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Distractions Galore

I read an article in The Age newspaper (11/1/2017) written by a secondary school teacher, Emily Hehir, regarding the battle she has with her secondary school students and the use of technology in the classroom. As I was reading the article, I found myself nodding in agreeance with her and can easily relate to what she is saying. As an educator, we are being told that we need to teach children how to use technology and this is the future and it will improve student learning outcomes if implemented correctly. This may be true, but with technology being introduced into our children’s lives from such an early age, I believe there comes a level of responsibility from our schools to parents and their students to educate them not just with the fundamentals of technology per-se, but equipping students and parents with the knowledge, skills and emotional support to deal with everything that comes with technology. My daughter attended a primary school that had the BYOD (Bring Your Own Device) program. In Grade 5 we were required to purchase her an iPad for school which was to be used on a daily basis in the classroom. We were told what apps to purchase and an information session was held for parents if they wanted to attend. Would we have purchased our daughter an iPad had it not been a requirement for school in Grade 5? Definitely not.

All of a sudden, we had our 11 year old daughter with an iPad who is instantly exposed to social media through her peers. We found ourselves learning along the way with the instant messaging and ‘group chats.’ Instagram, Facebook and Snap Chat were not negotiable until I had researched and navigated my way through them and had an understanding of how to use them. Some of her peers had access to their own iTunes account and could download and purchase anything whenever they wanted because their parents were either naïve or just set it up that way trusting their child wouldn’t take advantage of it!

Fortunately, my husband is tech savvy and we had all passwords and restrictions on iTunes and to this day, we still do because she is now a teenager! Even though that was a recommendation from the school information session, not every parent attended that session so that there is an issue in itself. I approached the school about running an information session for parents and students together about the use of various social media platforms, appropriate use, privacy, sharing photos of students, cyber safety and more but this wasn’t seen as necessary.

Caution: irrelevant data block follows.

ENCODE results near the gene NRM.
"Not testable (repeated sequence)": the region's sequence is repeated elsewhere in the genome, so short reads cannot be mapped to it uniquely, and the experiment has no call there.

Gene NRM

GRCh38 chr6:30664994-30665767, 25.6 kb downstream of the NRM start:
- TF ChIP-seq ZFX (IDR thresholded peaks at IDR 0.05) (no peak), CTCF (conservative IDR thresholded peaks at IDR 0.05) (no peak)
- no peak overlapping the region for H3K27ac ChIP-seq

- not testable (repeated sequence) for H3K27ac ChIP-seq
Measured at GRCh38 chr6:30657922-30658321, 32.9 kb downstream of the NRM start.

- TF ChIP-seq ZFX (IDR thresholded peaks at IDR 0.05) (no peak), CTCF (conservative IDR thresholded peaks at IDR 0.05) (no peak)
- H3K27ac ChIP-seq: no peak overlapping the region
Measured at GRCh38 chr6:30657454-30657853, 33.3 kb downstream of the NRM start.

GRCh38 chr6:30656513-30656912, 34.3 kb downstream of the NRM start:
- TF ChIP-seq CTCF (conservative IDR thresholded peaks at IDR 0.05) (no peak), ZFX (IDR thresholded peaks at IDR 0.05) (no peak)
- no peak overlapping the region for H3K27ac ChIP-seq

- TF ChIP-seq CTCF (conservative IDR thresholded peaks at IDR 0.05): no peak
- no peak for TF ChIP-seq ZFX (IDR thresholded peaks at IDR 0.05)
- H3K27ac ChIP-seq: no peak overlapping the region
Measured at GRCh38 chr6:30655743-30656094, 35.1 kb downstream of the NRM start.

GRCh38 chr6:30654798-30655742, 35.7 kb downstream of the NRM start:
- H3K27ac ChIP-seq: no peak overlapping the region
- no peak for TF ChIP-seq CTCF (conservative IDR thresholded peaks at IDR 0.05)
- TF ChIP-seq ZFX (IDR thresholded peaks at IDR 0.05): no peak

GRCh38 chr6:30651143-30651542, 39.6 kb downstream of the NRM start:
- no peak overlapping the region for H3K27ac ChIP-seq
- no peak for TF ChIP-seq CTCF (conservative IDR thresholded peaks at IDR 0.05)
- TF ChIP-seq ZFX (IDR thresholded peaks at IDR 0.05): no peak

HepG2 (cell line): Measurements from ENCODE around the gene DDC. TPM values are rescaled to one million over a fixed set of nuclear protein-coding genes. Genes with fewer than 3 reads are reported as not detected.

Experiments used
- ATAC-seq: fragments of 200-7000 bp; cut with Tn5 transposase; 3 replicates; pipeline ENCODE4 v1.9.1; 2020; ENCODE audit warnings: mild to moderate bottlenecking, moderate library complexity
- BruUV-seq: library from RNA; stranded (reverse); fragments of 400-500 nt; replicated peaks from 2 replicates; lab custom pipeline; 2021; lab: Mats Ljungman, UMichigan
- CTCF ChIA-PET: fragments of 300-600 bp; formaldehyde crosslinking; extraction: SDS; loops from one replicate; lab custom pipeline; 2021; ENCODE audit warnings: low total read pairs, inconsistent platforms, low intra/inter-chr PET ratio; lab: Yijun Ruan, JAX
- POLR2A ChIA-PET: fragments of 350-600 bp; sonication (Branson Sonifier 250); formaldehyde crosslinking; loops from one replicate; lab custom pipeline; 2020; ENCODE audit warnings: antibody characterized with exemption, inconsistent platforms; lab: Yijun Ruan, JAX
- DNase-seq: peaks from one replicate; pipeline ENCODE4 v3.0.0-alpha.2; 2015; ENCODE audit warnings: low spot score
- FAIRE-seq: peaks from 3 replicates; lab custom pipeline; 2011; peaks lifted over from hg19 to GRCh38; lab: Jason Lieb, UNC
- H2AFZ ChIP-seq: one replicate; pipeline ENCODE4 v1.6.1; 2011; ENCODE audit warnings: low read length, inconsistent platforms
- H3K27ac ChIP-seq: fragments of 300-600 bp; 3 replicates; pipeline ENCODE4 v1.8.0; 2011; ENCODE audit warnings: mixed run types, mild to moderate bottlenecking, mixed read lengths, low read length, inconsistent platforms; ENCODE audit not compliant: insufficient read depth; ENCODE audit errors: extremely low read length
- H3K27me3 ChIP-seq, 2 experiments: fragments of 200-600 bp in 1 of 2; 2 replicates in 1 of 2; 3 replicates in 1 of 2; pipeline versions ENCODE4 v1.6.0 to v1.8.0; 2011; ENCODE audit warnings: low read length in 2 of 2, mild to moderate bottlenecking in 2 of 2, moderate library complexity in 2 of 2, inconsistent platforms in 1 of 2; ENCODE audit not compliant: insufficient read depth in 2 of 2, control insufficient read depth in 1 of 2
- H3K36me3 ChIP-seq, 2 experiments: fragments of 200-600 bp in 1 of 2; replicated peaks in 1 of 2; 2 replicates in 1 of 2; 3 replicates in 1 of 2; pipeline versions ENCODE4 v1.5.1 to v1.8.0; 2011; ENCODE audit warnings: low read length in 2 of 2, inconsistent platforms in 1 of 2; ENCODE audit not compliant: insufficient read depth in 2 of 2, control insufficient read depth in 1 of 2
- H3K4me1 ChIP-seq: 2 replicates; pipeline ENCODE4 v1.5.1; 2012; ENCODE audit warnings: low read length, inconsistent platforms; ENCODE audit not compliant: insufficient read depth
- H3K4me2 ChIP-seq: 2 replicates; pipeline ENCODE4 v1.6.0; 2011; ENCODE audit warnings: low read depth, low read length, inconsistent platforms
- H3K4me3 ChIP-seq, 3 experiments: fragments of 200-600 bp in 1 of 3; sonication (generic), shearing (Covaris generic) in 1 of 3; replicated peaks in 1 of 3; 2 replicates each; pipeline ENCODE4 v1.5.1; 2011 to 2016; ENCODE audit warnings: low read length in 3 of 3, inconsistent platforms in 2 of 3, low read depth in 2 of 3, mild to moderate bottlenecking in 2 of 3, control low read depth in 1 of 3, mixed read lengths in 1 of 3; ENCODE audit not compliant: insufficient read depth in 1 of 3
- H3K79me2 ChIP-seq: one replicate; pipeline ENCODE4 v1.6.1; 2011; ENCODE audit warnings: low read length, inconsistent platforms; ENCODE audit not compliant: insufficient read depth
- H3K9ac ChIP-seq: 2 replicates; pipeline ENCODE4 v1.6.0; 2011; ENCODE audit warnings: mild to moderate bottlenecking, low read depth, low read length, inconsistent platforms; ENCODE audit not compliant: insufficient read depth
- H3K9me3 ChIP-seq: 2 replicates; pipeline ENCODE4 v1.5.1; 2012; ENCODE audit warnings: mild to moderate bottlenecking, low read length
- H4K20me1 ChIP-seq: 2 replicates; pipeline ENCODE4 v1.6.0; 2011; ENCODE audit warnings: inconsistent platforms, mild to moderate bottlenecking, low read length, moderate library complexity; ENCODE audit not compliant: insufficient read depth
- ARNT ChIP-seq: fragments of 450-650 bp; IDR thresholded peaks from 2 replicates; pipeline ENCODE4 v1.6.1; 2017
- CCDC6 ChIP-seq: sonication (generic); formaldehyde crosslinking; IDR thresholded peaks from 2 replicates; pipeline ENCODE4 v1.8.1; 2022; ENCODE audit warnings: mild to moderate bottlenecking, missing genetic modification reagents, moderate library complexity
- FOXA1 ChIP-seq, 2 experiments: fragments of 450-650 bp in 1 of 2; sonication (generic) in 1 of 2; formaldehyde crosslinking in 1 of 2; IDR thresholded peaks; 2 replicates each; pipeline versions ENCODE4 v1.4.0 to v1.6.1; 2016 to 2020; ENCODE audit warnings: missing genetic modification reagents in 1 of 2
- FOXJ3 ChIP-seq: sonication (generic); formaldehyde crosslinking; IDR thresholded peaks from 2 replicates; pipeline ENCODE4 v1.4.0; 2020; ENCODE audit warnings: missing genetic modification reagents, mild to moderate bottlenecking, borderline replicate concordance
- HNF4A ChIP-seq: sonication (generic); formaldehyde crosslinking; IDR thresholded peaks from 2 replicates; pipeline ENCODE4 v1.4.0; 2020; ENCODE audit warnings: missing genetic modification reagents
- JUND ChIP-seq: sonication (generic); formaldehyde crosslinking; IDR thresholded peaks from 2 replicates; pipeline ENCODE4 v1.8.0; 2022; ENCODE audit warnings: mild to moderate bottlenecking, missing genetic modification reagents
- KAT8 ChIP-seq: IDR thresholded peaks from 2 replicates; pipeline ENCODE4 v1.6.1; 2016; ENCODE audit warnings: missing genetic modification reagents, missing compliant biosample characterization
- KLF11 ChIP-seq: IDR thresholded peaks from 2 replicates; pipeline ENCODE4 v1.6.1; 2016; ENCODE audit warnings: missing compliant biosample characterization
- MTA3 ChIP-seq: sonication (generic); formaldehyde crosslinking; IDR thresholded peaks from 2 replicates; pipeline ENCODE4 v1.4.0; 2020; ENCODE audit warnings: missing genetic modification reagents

As an educator, I believe these information sessions need to be compulsory for parents and students so everyone has an understanding of expectations. Yes, very hard to monitor but needed. There has been a gradual increase in the amount of parents who have allowed their children to access Facebook, Instagram or Snapchat and then find themselves asking the school to deal with online bullying which can flow over into the playground. There lies the importance of education for everyone and raises more questions about the appropriateness of these social media platforms. Why are we allowing our children access to them at such a young age? Is it because their peers are allowed, are they being hounded by their children and it is just easier to give in? My feeling is that parents don’t know enough about these social media platforms and think their child will be ok. As Emily mentions in her article, she is battling the distractions from the outside world, the instant messaging, dinging, pinging and everything else. Not only does she battle monitoring that and putting restrictions in place, Emily, like myself, are supposed to educate our students at the same time.

As a primary school teacher, we ask our students with mobile phones, to turn them off and they stay in my top drawer until the end of the day. With an iPad which is owned by the student, it is very difficult to ensure they have their notifications switched off during the day to social media as we have little control over what apps their parents allow them to load on or what they have loaded on themselves. That in itself is a whole other issue. When schools provide iPads for the classroom, we have the control over the apps, internet access and security to prevent the distractions from the outside world. Don’t get me wrong, there is a place for technology in our education for our students. It can be a wonderful tool for students with learning difficulties like Dyslexia, students who struggle to write and they can make use of voice to text tools, but in saying this, I think there needs to be more of a responsibility taken by schools and parents to ensure they work hand in hand together. We wouldn’t let our kids go and drive a car without lessons and understanding the road laws and I don’t see this any different.

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